Titanium nitride (TiN) is a compound of titanium (Ti) and nitrogen (N). It belongs to a unique class of refractory metals where a nonmetallic element (N) forms a compound with a transition metal element (Ti). It is an extremely hard ceramic material, often used as a coating on titanium alloys, steel, carbide, and aluminum components to improve the substrate’s surface properties. It is a bright gold ceramic coating applied to metallic surfaces by the physical vapor deposition (PVD) process. The unusual combination of the metal with nonmetal and interesting properties that ensue have challenged scientists to explain the nature of bonding in these materials.
TiN is a metallic compound characterized by a high melting point, ultra-hardness comparable to that of diamond, good electrical and thermal conductivity, and high resistance to corrosion. Applied as a thin coating, TiN is used to harden and protect cutting and sliding surfaces, for decorative purposes (due to its golden appearance), and as a non-toxic exterior for medical implants. In most applications, a coating of fewer than 5 micrometers (0.00020 in) is applied.
- TiN has a Vickers hardness of 1800–2100, a modulus of elasticity of 251 GPa, a thermal expansion coefficient of 9.35×10−6 K−1, and a superconducting transition temperature of 5.6 K.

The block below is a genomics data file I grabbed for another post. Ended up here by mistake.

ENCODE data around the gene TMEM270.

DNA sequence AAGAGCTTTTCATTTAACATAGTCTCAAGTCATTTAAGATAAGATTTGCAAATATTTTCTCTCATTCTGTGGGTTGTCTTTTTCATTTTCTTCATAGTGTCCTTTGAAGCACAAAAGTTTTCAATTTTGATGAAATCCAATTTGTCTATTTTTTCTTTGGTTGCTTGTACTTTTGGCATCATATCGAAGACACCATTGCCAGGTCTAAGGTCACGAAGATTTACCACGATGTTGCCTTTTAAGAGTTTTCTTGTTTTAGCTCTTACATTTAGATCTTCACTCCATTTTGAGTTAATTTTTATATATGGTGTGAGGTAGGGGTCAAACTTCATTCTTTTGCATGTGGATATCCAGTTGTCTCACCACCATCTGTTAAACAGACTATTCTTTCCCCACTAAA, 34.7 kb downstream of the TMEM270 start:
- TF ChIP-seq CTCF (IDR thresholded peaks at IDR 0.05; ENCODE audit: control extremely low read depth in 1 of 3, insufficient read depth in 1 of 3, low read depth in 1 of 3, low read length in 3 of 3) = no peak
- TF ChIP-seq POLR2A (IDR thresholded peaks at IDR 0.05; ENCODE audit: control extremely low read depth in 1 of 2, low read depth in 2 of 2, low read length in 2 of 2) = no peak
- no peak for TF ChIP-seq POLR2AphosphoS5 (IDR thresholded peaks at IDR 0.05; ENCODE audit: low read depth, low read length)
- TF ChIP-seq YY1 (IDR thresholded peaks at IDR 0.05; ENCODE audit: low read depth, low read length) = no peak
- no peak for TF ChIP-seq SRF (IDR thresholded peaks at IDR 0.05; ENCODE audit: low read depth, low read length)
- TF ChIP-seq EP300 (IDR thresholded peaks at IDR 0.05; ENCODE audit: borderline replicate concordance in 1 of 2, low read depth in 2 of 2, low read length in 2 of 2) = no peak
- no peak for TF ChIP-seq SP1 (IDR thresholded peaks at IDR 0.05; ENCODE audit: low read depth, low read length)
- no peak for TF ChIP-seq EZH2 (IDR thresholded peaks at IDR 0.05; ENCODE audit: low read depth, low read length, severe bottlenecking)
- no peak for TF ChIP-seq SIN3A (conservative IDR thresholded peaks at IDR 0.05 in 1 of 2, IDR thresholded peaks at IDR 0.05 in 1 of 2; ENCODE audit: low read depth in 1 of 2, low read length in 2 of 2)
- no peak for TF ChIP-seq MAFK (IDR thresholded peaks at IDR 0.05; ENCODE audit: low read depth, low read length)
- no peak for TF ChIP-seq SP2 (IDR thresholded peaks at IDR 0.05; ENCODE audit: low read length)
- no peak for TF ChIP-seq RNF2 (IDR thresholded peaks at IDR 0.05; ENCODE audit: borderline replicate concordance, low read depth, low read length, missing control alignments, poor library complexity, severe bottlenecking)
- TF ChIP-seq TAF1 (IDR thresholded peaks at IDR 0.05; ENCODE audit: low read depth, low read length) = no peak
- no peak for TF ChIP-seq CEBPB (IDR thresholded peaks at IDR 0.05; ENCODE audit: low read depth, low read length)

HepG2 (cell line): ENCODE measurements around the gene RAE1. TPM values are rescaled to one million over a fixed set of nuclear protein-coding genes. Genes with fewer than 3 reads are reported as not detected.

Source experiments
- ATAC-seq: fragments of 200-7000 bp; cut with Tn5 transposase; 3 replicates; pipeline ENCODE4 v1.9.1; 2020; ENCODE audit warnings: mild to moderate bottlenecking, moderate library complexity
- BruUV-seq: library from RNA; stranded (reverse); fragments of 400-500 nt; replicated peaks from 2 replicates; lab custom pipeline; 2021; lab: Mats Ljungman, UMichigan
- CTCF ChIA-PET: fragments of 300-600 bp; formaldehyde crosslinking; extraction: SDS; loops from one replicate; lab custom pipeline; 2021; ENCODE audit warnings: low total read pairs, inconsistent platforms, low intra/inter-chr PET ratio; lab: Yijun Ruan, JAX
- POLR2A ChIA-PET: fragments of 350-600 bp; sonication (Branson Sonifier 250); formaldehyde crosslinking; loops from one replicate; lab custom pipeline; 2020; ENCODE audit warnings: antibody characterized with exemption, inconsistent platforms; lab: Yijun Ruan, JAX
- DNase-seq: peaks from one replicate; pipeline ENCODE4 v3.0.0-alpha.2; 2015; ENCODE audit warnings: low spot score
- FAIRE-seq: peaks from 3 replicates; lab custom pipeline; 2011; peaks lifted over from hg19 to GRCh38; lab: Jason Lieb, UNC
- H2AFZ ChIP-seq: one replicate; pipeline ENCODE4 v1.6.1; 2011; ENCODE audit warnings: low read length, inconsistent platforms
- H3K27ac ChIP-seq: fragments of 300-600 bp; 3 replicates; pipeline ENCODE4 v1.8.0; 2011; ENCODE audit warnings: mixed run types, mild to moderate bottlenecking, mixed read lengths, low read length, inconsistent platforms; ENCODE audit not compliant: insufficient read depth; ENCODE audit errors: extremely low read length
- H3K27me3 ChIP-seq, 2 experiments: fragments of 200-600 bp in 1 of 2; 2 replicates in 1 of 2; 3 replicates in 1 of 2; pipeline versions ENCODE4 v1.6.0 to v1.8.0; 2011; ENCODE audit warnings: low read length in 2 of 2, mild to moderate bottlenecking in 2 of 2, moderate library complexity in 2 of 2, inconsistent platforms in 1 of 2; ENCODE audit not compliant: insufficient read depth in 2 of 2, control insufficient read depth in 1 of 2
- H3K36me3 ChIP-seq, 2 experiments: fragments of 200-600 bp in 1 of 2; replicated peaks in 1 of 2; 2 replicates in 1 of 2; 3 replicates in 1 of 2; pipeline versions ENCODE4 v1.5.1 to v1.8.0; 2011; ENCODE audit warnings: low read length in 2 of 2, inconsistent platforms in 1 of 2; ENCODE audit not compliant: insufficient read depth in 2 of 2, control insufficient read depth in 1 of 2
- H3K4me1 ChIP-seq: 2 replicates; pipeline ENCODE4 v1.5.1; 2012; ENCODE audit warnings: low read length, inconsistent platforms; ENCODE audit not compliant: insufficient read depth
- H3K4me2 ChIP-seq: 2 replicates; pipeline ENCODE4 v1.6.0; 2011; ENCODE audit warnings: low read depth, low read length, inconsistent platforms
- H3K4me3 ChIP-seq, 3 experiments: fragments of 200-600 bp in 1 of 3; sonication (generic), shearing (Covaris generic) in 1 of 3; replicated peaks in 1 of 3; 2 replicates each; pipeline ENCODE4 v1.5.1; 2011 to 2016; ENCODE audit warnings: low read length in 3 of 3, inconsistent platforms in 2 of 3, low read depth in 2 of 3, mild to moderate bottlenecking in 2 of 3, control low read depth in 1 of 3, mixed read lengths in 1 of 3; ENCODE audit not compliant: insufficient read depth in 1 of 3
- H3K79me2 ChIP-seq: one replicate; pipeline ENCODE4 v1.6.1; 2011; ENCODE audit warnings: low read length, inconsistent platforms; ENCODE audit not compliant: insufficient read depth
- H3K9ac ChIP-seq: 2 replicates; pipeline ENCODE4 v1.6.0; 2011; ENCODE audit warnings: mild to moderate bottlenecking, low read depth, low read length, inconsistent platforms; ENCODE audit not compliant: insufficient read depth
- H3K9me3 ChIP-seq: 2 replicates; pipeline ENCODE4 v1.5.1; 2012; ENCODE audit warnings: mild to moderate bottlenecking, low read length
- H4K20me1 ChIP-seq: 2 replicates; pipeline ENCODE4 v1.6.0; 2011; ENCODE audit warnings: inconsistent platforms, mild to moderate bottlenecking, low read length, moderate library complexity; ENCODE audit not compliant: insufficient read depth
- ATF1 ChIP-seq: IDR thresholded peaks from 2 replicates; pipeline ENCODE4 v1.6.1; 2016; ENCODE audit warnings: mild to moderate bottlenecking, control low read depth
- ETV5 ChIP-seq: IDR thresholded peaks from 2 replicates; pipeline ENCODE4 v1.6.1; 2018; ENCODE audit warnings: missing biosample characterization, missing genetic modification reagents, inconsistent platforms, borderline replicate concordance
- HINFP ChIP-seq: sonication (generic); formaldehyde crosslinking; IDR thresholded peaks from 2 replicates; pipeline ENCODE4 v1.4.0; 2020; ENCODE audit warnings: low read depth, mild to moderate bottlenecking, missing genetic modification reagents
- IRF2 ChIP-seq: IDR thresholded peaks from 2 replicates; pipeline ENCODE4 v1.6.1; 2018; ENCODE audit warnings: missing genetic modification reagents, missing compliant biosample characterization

- The reaction of titanium metal powder with sodium azide where the solid reactants are ignited in a nitrogen atmosphere and the sodium is volatilized during combustion. The high hardness of this compound has also made it very attractive as a coating to extend the life of tools.
- TiN will oxidize at 800 °C in a normal atmosphere. It is chemically stable at 20 °C, according to laboratory tests, but can be slowly attacked by concentrated acid solutions with rising temperatures. Depending on the substrate material and surface finish, TiN will have a coefficient of friction ranging from 0.4 to 0.9 against another TiN surface (non-lubricated).
TiN becomes superconducting at cryogenic temperatures, with critical temperature up to 6.0 K for single crystals. The high hardness of this compound has also made it very attractive as a coating to extend the life of tools. Superconductivity in thin-film TiN has been studied extensively, with the superconducting properties strongly varying depending on sample preparation, up to complete suppression of superconductivity at a superconductor-insulator transition.
Titanium nitride is a refractory compound with high microhardness and chemical and thermal stability. TiN is widely used in microelectronics, biomedical devices, and food-contact applications. TiN has a variety of applications: as a component in special refractories and cermets, as a material for crucibles for the anoxic casting of metals, and as a precursor for wear-resistant and decorative “gold-like” coating. The electronics industry uses titanium nitride in very-large-scale-integration microprocessors as gates and diffusion barriers.